So what are free markets?
World-renowned economist Murray N. Rothbard has this explanation:
“Free market” is a summary term for an array of exchanges that take place in society. Each exchange is undertaken as a voluntary agreement between two people…Thus, when I buy a newspaper from a newsdealer for fifty cents, the newsdealer and I exchange two commodities: I give up fifty cents, and the newsdealer gives up the newspaper.
He goes on to state:
Trade, or exchange, is engaged in precisely because both parties benefit; if they did not expect to gain, they would not agree to the exchange.
The Library of Economics and Liberty has Rothbard’s full definition of the Free Market.
Essentially, a free market is a state where people are free to exchange with each other without interference from the government in the form of regulations, taxation, occupational licensing, quotas, price-fixing, trade barriers and other forms of intervention.
As mentioned in a previous section, the Cato Institute’s Economic Freedom of the World Report for 2015 found that markets have been becoming freer around the world since 1980. It also found that almost without exception, the freer markets are, the more prosperous the country is.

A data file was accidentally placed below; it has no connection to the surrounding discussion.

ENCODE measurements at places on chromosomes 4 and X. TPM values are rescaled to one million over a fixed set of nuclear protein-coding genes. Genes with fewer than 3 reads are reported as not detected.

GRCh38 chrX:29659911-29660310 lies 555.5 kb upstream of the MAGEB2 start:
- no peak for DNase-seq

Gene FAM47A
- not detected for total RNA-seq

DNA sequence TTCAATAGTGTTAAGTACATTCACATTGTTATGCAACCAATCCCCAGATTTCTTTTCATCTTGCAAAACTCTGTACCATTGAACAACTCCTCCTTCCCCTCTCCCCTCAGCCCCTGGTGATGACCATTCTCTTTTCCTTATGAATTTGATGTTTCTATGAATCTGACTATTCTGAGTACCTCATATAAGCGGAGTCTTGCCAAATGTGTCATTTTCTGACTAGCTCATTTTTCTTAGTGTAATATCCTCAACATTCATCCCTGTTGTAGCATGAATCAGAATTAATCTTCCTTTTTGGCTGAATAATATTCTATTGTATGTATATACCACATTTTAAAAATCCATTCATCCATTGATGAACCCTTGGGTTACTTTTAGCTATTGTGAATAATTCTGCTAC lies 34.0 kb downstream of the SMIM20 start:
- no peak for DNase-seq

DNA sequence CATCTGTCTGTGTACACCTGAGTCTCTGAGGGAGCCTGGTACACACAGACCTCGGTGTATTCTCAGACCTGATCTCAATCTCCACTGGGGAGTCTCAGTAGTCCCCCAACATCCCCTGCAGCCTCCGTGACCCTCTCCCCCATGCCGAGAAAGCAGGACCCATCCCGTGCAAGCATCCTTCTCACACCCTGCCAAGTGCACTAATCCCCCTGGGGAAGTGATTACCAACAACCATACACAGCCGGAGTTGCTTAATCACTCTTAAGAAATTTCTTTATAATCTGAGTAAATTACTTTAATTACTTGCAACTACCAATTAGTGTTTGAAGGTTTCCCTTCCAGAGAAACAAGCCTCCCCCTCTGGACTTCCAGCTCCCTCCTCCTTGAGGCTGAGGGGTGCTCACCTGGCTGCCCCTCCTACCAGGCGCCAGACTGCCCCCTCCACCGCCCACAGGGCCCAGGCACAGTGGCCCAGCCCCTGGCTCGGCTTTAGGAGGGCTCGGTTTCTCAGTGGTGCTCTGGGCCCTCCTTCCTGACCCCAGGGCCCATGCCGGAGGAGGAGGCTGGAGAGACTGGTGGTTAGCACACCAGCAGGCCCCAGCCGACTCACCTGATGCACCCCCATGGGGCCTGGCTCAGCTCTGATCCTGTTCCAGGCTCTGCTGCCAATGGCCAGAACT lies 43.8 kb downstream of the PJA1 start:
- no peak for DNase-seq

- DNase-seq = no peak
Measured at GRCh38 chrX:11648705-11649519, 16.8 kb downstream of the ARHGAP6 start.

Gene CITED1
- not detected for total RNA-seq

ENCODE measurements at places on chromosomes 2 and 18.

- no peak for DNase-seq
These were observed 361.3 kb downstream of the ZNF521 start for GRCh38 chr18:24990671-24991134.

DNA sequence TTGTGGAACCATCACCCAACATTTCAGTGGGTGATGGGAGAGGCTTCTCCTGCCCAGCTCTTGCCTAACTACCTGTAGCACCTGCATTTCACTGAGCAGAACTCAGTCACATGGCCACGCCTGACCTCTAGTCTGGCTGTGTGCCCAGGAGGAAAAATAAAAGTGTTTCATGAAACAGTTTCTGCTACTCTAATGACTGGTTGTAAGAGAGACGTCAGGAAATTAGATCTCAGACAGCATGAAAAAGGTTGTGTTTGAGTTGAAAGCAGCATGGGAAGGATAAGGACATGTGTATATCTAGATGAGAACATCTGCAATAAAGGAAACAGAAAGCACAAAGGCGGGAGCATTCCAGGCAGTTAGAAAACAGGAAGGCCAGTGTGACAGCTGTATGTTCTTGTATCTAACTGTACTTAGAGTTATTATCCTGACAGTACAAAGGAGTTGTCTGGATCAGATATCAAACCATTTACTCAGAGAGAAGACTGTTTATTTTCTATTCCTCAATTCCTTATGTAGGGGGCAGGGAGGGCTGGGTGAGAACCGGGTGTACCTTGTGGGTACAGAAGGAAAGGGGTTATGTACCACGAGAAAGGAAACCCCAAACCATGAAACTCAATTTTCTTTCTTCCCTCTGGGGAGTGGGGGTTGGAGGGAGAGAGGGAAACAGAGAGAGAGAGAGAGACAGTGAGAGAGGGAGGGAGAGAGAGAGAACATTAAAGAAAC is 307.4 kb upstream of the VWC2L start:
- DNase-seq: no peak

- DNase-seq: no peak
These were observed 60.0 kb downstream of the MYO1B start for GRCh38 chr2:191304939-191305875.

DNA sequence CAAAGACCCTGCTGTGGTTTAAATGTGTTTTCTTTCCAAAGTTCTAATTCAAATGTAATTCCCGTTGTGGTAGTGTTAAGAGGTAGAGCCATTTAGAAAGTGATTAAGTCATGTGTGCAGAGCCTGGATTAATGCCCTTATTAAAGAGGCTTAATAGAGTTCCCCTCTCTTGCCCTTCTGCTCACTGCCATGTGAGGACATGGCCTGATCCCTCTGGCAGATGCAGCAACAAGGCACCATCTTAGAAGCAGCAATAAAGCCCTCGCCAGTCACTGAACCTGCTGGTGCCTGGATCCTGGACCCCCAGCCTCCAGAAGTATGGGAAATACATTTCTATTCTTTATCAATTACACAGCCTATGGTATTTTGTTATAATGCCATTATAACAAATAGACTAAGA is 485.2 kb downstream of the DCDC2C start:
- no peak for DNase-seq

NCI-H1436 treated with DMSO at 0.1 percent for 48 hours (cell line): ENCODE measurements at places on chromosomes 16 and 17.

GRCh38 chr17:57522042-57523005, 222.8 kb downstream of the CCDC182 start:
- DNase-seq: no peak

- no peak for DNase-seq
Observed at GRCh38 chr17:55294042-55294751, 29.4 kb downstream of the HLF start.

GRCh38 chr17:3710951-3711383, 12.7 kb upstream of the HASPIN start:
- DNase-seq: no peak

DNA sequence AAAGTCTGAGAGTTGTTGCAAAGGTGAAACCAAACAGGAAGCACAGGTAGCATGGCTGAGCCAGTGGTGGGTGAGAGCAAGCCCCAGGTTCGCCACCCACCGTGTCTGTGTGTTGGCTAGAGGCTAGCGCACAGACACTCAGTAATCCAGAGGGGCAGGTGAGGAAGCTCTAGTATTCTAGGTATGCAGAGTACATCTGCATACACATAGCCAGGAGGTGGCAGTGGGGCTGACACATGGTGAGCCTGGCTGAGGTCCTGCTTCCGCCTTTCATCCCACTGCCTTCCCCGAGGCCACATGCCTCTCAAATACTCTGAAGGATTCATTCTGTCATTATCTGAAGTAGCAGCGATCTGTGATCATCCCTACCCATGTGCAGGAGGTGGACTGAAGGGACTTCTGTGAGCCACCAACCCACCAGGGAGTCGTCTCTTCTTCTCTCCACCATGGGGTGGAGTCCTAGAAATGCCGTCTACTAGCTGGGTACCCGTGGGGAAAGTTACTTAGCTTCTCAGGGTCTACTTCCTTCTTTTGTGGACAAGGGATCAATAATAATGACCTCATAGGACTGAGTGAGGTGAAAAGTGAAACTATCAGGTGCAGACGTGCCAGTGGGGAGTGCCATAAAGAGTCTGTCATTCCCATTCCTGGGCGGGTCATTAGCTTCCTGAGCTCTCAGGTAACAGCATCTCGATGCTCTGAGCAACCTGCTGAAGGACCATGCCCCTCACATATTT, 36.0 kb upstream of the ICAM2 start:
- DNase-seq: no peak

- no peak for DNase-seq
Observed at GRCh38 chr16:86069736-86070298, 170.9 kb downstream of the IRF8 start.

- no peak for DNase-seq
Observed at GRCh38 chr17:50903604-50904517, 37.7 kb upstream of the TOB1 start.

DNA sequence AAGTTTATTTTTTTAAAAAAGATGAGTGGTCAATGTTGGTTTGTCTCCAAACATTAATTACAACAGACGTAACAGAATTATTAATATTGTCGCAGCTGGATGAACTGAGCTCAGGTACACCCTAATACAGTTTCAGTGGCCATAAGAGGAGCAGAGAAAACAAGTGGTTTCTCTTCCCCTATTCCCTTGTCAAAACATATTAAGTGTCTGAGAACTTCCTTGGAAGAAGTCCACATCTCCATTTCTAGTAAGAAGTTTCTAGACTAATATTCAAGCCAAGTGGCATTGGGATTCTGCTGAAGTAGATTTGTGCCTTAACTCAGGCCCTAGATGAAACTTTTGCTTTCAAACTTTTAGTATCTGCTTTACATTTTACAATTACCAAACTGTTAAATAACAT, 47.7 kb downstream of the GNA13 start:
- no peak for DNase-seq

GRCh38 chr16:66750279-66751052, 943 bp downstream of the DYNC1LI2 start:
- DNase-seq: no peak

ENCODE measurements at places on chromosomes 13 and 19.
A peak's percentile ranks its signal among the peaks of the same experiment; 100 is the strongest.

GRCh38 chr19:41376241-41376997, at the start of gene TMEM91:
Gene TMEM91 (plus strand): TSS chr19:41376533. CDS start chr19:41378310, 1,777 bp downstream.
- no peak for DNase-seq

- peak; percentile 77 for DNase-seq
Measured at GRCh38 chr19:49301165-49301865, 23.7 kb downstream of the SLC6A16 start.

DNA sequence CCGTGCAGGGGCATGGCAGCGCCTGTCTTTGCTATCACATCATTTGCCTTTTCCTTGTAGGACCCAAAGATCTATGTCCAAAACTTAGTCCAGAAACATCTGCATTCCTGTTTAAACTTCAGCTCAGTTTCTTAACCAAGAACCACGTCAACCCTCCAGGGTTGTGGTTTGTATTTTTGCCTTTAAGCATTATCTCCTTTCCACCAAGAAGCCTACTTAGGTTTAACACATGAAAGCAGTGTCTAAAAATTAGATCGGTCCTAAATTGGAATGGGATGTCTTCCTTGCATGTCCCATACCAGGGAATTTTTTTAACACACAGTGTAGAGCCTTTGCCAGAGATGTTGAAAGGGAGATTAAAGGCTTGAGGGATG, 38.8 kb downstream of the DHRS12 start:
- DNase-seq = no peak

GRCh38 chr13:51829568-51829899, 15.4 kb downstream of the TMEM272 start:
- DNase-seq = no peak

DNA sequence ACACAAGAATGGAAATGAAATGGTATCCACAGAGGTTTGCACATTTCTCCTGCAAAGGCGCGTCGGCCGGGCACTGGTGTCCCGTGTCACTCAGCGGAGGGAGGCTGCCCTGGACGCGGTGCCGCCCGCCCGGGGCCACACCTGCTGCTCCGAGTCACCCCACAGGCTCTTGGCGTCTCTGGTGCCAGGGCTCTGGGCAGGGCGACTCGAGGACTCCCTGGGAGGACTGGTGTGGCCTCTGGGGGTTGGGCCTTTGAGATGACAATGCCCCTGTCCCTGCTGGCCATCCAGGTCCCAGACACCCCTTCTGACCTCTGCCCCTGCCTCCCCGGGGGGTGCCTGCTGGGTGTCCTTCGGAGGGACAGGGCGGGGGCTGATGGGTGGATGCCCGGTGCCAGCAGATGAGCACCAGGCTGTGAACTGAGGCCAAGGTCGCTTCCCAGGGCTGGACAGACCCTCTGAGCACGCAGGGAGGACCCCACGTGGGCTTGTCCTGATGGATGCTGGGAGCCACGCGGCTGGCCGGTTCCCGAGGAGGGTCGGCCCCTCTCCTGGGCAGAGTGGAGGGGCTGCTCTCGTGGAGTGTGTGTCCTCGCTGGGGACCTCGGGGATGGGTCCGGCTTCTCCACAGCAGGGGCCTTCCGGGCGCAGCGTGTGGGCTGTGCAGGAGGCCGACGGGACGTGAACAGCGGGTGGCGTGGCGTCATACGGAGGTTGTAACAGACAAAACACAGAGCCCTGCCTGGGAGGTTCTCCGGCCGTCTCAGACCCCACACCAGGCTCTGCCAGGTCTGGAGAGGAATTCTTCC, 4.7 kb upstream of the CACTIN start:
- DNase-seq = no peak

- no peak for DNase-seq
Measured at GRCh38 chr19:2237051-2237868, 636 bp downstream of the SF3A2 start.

This is because free markets give entrepreneurs the latitude to invent new products, start new businesses and discover better ways of doing things. From entrepreneurs who own businesses worth billions of dollars, to someone who runs a local pizza shop, to someone selling bananas on the street of a developing country, free markets unleash entrepreneurship.
Click here for the Library of Economics and Liberty’s full definition of entrepreneurship.
The developing world is full of entrepreneurs and the spirit of entrepreneurship. Over 400 million people in developing countries are owners or managers of new firms. For more inspirational photos of entrepreneurs in the developing world like the one below, click here.
This developing world entrepreneur has trained birds to fish for him providing himself and his family
with a steady income.
Given the link between free markets, entrepreneurship and prosperity, it is imperative that markets in the developing world become freer. Unfortunately, many markets in developing countries are still subject to quotas, price-fixing, licensing and other forms of government intervention. Whilst these are often intended to help poor people, they usually make things worse. This IPA article published in the Cape Times in South Africa talks about how the South African government’s public housing and land re-distribution schemes have only succeeded in keeping poor people poor.
One crucial way that markets can become freer in the developing world is to reduce trade barriers between developing nations and between developing nations and the developed world. According to Danish economist Bjorn Lomborg, eradicating trade barriers would lift 160 million people in the developing world out of extreme poverty by 2030.
But the benefits of free markets are not just increased material well-being. Free markets make people more tolerant. A study by researcher Swaminathan S. Anklesaria Aiyar found that freer markets in India had struck a blow against India’s discriminatory caste system.